The 'new normal’ is up for grabs. In a series of blogs Richard Ellis has been arguing that we should actively design as much of it as we can. In this final blog, he explains how we can engage in vigorous debate without sacrificing our sense of national unity.
The next few years will see us asking important questions about Britain’s future post-Brexit, post-pandemic and in a fast-changing world. However, while we may all be asking the same questions, we will not all come up with the same answers. We will disagree. Indeed, we will disagree a lot and we will disagree passionately.
That is not altogether a bad thing; passion shows that we care. The reason that we will bother to argue about our country’s future is that we care about it. Britain needs to see itself as a team and understand that the collective success of that team matters to all of us. The solution is not to dodge debate but to engage in that debate while taking positive steps to preserve our sense of national team spirit. Happily we have a strong starting point.
The strength of Britain’s team spirit was on frequent display during 2020. The British team came together at 8pm every Thursday between 26 March and 28 May 2020 to clap for our carers. On 8 June 2020 and 15 August 2020, we came together to salute the service of the wartime generation whose efforts brought victory in 1945. During religious festivals and national holidays, most of us willingly put family celebrations on hold to protect the vulnerable amongst us, strangers as well as relatives.
Clap For Our Carers and the commemorations for VE Day and VJ Day celebrated those members of our British team who have made a special effort on our behalf. We felt collective pride in what they have done and we expressed collective gratitude for their service. Recognising the ‘Best of British’ brought us together as a nation. We should continue to build our sense of national team spirit by continuing to celebrate the achievements and service of our fellow Britons.
There is no shortage of such achievements and service. Moreover, we already do a good job of identifying them. The Queen’s Birthday Honours List 2021, for instance, recognised British success in all aspects of our national life: the NHS, the armed forces, business, sport, the arts, the sciences, public services, engineering, charity and much more besides. It also recognised the diversity of modern Britain; 15% of the recipients came from an ethnic minority background. At least as important as the diversity of the recipients, however, is the diversity of their successes.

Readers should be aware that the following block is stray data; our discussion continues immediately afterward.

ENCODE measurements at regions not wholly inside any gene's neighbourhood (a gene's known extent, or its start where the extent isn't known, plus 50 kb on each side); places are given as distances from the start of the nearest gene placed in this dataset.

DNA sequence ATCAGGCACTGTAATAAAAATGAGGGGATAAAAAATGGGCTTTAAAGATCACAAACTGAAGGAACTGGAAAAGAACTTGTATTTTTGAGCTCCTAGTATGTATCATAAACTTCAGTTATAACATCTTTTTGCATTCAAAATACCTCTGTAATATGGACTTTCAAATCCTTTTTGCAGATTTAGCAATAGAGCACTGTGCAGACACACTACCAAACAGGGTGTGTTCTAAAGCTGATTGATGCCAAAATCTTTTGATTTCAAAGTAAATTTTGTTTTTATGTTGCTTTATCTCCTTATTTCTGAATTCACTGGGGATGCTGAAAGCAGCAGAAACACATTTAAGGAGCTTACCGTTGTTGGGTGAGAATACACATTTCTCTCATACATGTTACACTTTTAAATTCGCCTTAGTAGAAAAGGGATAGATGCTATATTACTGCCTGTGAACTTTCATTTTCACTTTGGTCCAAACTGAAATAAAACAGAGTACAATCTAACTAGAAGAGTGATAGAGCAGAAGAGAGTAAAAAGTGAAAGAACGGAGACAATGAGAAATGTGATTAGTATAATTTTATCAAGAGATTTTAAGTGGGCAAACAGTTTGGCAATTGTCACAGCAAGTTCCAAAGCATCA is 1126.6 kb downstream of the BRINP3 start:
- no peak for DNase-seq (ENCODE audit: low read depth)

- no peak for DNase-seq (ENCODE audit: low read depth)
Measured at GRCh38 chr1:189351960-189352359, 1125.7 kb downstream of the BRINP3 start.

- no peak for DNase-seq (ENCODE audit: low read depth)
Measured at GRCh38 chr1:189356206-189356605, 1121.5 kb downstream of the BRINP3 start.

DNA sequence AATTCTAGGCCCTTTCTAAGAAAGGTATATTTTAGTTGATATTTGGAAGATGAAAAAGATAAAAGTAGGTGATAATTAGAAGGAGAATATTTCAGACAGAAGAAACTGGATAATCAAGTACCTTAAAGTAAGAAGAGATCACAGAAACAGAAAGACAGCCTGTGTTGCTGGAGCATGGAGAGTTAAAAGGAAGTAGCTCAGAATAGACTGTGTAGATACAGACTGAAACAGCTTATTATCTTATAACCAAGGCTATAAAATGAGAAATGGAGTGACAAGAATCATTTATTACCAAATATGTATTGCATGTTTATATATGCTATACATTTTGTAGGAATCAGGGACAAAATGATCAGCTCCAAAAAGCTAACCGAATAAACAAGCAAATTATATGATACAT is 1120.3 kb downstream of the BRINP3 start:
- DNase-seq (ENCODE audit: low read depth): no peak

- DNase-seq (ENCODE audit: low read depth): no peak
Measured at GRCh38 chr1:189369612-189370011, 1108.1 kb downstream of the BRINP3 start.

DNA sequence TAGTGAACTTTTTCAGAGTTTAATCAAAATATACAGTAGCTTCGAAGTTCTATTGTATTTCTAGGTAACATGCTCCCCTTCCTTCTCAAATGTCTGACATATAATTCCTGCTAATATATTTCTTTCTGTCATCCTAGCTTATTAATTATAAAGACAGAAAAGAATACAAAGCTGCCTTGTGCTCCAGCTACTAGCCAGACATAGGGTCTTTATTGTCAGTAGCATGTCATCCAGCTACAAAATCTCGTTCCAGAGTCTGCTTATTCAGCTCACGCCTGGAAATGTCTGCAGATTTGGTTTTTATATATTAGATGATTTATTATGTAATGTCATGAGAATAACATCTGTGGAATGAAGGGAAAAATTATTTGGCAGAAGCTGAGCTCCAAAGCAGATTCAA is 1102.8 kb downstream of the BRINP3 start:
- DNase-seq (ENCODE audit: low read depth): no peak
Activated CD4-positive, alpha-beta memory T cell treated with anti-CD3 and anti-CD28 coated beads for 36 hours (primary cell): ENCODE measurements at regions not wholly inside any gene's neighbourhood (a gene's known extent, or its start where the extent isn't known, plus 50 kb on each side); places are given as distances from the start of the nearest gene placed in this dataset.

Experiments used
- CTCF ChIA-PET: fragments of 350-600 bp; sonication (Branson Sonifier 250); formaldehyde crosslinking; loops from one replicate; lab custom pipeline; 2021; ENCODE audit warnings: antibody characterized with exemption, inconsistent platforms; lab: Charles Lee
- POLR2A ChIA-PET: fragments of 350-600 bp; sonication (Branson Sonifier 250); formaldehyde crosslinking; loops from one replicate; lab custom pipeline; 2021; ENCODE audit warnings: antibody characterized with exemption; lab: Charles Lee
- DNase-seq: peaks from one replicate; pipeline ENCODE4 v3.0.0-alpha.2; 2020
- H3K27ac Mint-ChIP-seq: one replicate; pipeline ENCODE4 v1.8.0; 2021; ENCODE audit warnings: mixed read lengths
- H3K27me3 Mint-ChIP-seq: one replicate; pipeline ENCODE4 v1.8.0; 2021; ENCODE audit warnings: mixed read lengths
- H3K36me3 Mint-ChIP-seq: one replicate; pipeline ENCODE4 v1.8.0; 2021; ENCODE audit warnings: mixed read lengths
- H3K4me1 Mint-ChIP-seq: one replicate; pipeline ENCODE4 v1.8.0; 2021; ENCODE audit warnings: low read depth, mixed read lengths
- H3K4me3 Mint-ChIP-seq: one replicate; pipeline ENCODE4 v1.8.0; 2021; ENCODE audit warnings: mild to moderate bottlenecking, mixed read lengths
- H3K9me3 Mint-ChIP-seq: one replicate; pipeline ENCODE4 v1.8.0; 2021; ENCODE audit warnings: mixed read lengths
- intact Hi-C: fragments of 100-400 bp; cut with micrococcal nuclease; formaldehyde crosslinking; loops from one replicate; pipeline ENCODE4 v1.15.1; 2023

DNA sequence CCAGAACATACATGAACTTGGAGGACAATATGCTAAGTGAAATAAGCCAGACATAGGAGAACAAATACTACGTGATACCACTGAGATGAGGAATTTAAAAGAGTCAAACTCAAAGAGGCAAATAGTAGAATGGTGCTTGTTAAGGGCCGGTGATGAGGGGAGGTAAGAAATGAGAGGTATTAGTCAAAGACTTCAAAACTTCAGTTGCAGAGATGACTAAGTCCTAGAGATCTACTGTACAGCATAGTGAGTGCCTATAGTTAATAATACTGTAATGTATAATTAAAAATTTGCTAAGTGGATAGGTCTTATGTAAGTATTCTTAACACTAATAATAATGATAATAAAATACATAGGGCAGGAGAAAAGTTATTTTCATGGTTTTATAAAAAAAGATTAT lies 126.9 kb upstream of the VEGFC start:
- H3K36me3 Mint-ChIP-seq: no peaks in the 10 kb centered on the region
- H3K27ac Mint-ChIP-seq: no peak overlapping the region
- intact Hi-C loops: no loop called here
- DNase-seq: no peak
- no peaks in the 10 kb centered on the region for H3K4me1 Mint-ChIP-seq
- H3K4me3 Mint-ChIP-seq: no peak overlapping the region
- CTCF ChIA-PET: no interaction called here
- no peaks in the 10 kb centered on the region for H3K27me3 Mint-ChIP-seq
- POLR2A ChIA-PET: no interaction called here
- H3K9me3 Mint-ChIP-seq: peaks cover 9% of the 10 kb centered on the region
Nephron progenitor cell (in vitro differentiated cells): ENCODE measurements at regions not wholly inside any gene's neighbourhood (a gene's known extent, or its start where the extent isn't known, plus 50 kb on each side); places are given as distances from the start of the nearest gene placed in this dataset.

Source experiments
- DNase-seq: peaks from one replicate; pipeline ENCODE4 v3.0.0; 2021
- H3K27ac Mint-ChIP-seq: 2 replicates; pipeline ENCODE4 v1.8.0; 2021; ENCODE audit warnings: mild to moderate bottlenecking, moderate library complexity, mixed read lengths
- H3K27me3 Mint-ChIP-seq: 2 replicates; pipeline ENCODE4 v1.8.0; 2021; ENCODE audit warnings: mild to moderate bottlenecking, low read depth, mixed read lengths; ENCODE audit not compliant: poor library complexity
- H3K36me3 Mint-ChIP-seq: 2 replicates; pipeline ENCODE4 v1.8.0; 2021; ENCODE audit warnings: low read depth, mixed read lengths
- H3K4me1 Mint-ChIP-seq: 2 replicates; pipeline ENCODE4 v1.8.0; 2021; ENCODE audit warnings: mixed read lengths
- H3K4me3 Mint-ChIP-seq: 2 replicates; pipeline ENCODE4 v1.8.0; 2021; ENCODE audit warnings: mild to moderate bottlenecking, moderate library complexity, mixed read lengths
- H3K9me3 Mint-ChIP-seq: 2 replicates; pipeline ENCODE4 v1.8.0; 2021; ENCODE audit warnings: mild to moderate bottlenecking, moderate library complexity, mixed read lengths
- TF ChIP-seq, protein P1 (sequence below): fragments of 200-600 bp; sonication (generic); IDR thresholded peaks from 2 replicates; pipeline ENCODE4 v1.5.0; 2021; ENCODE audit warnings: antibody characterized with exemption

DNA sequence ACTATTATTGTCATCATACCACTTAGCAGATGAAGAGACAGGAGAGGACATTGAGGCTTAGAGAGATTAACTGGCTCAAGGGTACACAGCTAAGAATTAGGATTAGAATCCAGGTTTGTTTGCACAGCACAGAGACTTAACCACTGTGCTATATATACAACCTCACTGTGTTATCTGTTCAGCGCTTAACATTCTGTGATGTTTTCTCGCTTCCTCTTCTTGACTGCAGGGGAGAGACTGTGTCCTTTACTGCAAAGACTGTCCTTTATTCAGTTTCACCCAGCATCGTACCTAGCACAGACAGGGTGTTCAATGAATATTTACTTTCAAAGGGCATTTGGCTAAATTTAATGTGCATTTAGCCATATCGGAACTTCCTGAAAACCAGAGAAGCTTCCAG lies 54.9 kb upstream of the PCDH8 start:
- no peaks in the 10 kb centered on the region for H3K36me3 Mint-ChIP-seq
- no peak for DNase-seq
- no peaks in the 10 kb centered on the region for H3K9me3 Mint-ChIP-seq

The range of success covered by the Honours Lists means that everyone can find something that they regard as interesting, impressive and inspirational. These are British successes in which we can rightly take collective national pride. They could and should be the occasion of a Clap For Our Carers type of recognition.
One suggestion in this regard would be to hold an annual Celebration of British Excellence at which a representative group of twenty or so Honours recipients could receive our national congratulations. This representative sample should include the most impressive soldiers, entrepreneurs, professionals, scientists, public servants, charity workers and volunteers. They should come from across the country and they should be representative of different age and racial groups.
The event itself could take place on the Queen’s Official Birthday and, in order to make this a truly national event, it could take place in a suitable venue in a different part of the country each year. It would be in the style (though probably not on the scale) of the London 2012 Olympics Opening Ceremony. It could include video footage explaining the reasons why the various individuals received their Honours and a good deal of pomp and circumstance. Perhaps, for instance, the Queen could present these 20 or so Honours at this event. Nationwide we would all be encouraged to applaud all of that year’s Honours recipients. Local authorities may wish to hold their own events to congratulate their local award winners.
Not only would an annual Celebration of British Excellence provide a tremendous boost to national morale, it could also be a shot in the arm to our national confidence. In challenging circumstances, it is useful to be reminded that there are still many things that many of us do very well. Events such as the Pride of Britain Awards show that there is an appetite for this type of occasion. The proposed Celebration of British Excellence would complement such events. The Pride of Britain Awards, for instance, have a focus on courage and fundraising. By drawing from the wide range of success in the Honours Lists, the Celebration of British Excellence would have a more extensive remit and, with Government support, it could be held on a greater scale.